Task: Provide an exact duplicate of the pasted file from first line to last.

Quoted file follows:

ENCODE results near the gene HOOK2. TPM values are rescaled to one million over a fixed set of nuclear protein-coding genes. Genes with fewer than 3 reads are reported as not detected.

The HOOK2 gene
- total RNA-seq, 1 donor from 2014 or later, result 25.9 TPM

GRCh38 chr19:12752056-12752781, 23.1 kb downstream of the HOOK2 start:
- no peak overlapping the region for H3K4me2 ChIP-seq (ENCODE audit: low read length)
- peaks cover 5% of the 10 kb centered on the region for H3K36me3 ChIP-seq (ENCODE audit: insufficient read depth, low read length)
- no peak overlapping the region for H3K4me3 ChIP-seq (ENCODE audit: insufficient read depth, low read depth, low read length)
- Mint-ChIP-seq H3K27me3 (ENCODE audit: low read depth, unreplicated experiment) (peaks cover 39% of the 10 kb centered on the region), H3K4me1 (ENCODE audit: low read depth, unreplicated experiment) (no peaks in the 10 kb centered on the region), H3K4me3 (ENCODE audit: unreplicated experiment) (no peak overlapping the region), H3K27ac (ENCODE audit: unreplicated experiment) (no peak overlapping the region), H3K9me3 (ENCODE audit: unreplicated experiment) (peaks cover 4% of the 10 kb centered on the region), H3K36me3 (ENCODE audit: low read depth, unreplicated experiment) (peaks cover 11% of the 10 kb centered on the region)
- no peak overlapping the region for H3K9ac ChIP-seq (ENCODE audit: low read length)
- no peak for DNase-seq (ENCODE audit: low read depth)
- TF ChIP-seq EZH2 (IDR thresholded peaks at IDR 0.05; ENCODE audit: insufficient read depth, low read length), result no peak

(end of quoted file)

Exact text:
ENCODE results near the gene HOOK2. TPM values are rescaled to one million over a fixed set of nuclear protein-coding genes. Genes with fewer than 3 reads are reported as not detected.

The HOOK2 gene
- total RNA-seq, 1 donor from 2014 or later, result 25.9 TPM

GRCh38 chr19:12752056-12752781, 23.1 kb downstream of the HOOK2 start:
- no peak overlapping the region for H3K4me2 ChIP-seq (ENCODE audit: low read length)
- peaks cover 5% of the 10 kb centered on the region for H3K36me3 ChIP-seq (ENCODE audit: insufficient read depth, low read length)
- no peak overlapping the region for H3K4me3 ChIP-seq (ENCODE audit: insufficient read depth, low read depth, low read length)
- Mint-ChIP-seq H3K27me3 (ENCODE audit: low read depth, unreplicated experiment) (peaks cover 39% of the 10 kb centered on the region), H3K4me1 (ENCODE audit: low read depth, unreplicated experiment) (no peaks in the 10 kb centered on the region), H3K4me3 (ENCODE audit: unreplicated experiment) (no peak overlapping the region), H3K27ac (ENCODE audit: unreplicated experiment) (no peak overlapping the region), H3K9me3 (ENCODE audit: unreplicated experiment) (peaks cover 4% of the 10 kb centered on the region), H3K36me3 (ENCODE audit: low read depth, unreplicated experiment) (peaks cover 11% of the 10 kb centered on the region)
- no peak overlapping the region for H3K9ac ChIP-seq (ENCODE audit: low read length)
- no peak for DNase-seq (ENCODE audit: low read depth)
- TF ChIP-seq EZH2 (IDR thresholded peaks at IDR 0.05; ENCODE audit: insufficient read depth, low read length), result no peak